A Federal High Court sitting in Lagos has fixed May 7 for ruling on a preliminary objection filed by the Attorney General of the Federation and Minister of Justice, Abubakar Malami, against telecoms giant, MTN.
In September 2018, MTN had instituted a suit to challenge the legality of the AGF’s assessment of its import duties, withholding tax and value-added tax in the sums of N242bn and $1.3bn.
The AGF had, however, contended that MTN’s suit was instituted outside the time prescribed by law.
At Tuesday’s proceedings, counsel to the AGF, Tijani Gazali, who argued the preliminary objection urged the court to strike out the suit filed by MTN.
Gazali argued that the power of the AGF to write a letter to MTN for the payment of the import and withholding tax was included under Section 2A of the Public Officers Protection Act.
He said, “MTN filed this case as a result of a letter written by the AGF asking MTN to the pay tax due to the Federal Government of Nigeria over the past 10 years, but rather than responding to this directive they instituted this case.”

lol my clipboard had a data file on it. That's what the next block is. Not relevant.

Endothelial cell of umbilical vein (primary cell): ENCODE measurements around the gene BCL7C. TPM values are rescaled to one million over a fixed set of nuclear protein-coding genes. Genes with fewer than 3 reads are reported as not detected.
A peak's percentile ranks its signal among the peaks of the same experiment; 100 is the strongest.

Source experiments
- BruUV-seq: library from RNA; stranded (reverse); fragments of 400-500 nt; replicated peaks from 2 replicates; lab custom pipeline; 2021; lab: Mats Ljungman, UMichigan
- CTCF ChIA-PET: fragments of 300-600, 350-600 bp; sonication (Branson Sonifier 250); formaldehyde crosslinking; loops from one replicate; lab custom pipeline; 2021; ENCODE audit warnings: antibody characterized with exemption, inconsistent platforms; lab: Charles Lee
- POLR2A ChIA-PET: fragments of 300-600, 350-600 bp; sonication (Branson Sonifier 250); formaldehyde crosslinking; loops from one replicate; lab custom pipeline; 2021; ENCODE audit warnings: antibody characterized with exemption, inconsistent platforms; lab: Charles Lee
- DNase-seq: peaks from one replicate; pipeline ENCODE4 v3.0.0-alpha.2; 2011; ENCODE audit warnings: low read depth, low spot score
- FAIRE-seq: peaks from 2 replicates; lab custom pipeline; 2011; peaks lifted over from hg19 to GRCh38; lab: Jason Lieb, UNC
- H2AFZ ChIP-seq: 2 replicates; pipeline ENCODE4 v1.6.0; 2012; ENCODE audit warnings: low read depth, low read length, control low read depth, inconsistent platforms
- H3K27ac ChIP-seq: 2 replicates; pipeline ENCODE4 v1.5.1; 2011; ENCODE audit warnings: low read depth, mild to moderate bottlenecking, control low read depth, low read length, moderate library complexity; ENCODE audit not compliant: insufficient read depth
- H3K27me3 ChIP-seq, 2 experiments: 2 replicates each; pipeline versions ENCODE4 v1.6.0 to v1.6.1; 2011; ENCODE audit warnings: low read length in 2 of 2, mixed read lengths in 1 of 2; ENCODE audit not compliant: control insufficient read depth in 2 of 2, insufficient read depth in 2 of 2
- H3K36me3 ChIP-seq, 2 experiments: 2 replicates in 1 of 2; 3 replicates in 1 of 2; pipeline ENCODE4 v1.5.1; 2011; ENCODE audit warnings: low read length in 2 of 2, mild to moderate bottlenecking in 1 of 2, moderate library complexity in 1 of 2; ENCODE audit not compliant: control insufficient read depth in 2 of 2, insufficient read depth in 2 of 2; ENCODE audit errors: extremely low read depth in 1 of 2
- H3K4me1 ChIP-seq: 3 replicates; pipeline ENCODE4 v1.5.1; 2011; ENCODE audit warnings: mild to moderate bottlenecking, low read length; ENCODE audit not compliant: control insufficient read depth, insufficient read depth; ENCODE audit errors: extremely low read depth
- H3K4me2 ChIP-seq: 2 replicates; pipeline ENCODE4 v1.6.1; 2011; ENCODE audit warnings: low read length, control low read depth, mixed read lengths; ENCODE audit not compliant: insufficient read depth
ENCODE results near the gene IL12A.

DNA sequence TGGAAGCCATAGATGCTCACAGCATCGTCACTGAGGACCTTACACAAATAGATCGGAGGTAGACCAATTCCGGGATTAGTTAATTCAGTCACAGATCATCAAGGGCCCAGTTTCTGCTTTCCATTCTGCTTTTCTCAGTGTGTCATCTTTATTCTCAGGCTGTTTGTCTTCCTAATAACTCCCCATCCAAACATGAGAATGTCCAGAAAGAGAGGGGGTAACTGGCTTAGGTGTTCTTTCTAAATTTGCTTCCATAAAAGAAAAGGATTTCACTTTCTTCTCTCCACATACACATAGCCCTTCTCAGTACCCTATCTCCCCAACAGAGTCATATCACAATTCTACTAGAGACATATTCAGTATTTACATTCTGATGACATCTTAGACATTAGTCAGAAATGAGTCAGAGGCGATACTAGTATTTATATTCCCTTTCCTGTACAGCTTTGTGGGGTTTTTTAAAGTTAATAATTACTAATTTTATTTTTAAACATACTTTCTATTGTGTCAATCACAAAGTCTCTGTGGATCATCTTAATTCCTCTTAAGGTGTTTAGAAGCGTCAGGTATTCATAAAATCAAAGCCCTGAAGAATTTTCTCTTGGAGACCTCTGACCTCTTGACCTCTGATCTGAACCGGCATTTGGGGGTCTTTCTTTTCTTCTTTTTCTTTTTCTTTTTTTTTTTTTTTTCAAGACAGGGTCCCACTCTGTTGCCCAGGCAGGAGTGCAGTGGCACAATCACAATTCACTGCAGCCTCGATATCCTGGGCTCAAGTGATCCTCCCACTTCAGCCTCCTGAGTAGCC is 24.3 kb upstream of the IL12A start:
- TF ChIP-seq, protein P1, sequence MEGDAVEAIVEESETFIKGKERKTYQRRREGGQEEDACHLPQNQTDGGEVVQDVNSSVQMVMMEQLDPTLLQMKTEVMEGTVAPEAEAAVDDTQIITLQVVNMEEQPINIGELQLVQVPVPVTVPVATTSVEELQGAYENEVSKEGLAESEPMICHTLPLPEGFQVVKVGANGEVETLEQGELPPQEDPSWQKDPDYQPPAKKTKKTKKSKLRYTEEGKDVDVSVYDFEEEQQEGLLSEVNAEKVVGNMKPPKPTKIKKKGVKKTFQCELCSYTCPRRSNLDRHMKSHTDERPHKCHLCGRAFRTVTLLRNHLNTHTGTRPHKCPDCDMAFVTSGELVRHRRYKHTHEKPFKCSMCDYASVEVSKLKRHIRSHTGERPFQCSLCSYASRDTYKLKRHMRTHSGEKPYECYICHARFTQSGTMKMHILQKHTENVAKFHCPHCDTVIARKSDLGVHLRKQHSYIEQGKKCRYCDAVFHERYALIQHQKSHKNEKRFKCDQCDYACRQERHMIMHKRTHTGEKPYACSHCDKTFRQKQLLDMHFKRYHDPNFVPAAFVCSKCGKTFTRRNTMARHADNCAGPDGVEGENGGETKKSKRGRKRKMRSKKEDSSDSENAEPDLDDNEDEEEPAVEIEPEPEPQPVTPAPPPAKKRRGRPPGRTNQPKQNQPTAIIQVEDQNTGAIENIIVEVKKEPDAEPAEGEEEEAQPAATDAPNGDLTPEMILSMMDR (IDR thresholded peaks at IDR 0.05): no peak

In the preliminary objection, the AGF’s counsel argued that the plaintiff in seeking redress on the subject matter, has just three months – from the date the cause of action arose – to institute the action.
He contended that the plaintiff commenced the suit in clear disregard of Section 2 of the Public Officers Protection Act, which provided that any action commenced against a public officer must be made within three months from the commencement of a cause of action.
The Gazali said the plaintiff’s failure to commence the suit within three months as stipulated by law robbed the court of jurisdiction to entertain the suit.
He, therefore, urged the court to strike out or dismiss the suit.
MTN, through its lawyers, led by a Senior Advocate of Nigeria (SAN), Wole Olanipekun, told Justice Chukwujeku Aneke that the objections of the AGF was unfounded.
Olanipekun contended that the era of claiming that a suit was stature barred had been abolished in the Nigerian jurisprudence.
He cited Order 29 Rule 4 to the effect that the preliminary objection of the AGF was filed out of time and since there was no application for extension of time, it must fail.
The SAN also submitted that there was no competent application before the court.
He argued that the court cannot at this stage dismiss or strike out the suit without the evidence of parties.
Olanipekun then asked the court to dismiss the objection as being frivolous.
After listening to the arguments of both parties, Justice Aneke fixed May 7 for his ruling.